Rich Tehrani has a good analysis of Vonage finally getting in the B2B space by acquiring Vocalocity. Vonage is acquiring Vocalocity for "$130 million, including $105 million in cash and $25 million in Vonage common stock."
It is interesting to note that Vocalocity was on schedule to hit $56 million in annual revenue this year. That makes this buy 2.3x revenue. M5 had $58M in revenue and sold to ShoreTel for $146M. Of course, Vocalocity is different revenue that M5 - M5 had 2000 enterprise accounts with ARPU above $2000 per month. Vocalocity has business accounts with fewer than 20 employees - which fits with how Vonage fits in the market.
Vonage is on pace to break $800M in revenue this year. With Vocalocity it will be at $900M, which should scare competitors like RingCentral and 8x8. Surprisedly, 8x8's stock didn't jump with this acquisition, which is strange because I thought someone would have scooped them up by now. My bet was TWC would buy 8x8, but Rich Tehrani thinks that it is more likely that PBX vendors will buy Hosted VoIP companies. I don't know. It's a big pivot to go from hardware vendor to service provider. And ShoreTel is still a hardware vendor - way more than a service provider.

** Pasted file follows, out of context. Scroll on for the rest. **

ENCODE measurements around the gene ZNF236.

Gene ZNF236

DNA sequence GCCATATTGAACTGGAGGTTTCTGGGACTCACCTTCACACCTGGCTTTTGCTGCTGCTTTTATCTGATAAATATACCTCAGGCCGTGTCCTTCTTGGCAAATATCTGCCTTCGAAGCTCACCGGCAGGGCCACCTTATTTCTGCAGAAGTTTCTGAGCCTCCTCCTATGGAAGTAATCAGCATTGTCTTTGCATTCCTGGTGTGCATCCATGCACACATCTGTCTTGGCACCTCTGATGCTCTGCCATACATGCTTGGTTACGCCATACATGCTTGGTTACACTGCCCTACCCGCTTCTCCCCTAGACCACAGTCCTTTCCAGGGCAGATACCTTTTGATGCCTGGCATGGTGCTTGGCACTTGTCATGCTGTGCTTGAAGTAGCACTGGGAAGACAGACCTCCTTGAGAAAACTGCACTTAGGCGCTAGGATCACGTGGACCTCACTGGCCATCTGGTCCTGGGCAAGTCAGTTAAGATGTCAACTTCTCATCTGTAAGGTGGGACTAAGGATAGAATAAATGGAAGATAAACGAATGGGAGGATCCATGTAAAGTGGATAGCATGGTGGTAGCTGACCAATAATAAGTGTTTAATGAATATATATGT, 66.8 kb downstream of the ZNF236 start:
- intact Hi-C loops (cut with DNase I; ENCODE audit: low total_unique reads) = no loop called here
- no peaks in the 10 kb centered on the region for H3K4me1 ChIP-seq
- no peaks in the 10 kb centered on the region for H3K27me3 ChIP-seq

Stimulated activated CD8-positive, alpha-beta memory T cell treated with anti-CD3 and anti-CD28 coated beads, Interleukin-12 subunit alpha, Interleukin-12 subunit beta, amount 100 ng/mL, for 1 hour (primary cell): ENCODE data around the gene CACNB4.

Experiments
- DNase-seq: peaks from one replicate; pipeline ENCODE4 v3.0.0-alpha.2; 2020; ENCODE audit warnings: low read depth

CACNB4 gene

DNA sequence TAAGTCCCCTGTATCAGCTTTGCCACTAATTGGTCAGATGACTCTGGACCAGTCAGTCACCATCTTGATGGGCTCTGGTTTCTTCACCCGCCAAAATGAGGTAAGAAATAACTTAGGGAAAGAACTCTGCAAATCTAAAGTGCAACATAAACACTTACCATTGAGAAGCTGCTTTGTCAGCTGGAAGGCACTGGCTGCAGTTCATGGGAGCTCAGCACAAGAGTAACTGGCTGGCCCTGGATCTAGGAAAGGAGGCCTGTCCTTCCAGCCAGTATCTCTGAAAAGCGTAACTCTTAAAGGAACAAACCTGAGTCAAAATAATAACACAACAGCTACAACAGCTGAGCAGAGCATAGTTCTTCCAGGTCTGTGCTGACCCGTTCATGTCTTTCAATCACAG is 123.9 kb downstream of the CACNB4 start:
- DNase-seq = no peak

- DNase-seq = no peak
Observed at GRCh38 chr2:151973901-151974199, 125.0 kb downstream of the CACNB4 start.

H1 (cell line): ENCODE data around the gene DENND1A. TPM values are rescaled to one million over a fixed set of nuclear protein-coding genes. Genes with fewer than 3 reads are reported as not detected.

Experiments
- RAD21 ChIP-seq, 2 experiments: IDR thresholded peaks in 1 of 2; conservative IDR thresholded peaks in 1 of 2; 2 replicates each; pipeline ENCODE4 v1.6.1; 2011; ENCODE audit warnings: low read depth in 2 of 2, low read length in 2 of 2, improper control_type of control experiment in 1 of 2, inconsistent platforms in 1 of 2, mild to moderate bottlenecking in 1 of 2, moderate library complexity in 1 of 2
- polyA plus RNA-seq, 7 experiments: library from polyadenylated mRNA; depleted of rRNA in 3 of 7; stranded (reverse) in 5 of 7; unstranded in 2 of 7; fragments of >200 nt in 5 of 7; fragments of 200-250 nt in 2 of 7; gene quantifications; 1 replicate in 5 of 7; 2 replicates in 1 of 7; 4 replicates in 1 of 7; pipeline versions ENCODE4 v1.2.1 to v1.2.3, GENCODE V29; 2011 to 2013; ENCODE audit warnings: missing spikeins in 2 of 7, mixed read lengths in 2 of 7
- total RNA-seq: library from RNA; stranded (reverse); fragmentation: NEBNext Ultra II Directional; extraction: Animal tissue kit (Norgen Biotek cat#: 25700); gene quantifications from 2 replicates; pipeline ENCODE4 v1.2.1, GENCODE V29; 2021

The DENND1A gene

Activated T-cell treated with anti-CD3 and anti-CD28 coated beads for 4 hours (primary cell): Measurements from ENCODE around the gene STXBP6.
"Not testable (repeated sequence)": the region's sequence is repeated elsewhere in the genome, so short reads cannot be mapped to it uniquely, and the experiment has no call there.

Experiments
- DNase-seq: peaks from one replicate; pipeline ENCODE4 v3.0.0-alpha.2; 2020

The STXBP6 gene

This Hosted VoIP space isn't easy (or profitable). After two mergers, $13 million in funding and 8 years, Vocalocity got to $56 mill. 8x8 just took in another $30M in equity funding on top of about $65 million in previous funding to get to $120 million in revenue. RingCentral has more than $44 mill in funding since 2003 plus about $95 mill from an IPO from last month to make $120 million in revenue - but no profit!! Nothing but losses. That is the trouble with this whole VoIP business: looks good on paper, execution for profit is just terrible.
Vocalocity received $9.5 million in series C funding backed byTechOperators LLC, Imlay Investments Inc. and Noro-Moseley Partners LLC. (I bet champagne is popping in those offices.) CrunchBase says that the total funding was $13.6 mill. The company also merged with Aptela in 2011. No word on what happens to the 200 employees in Atlanta.
For all the bluster of UC, cloud comms, UCaaS and the other terms, very feew companies have been able to execute on a profitable sales model. Vonage, Vocalocity, 8x8, RC and others automate as much as possible, know their numbers, and don't worry about quality of service because they can't really control it. So churn is high and your branding takes a hit. But even the big boys who sell over MPLS can't figure out how to keep the machine growing. Maybe you can't. Maybe it is all mobile phones and that's it. Maybe getting to BPI and productivity is just too expensive, time consuming and elusive.
This sale will not be met by the Cloud Comm Alliance with champagne; probably be drinking bourbon in San Diego as they realize that the multiples are shrinking and the prospective buyers are dwindling too.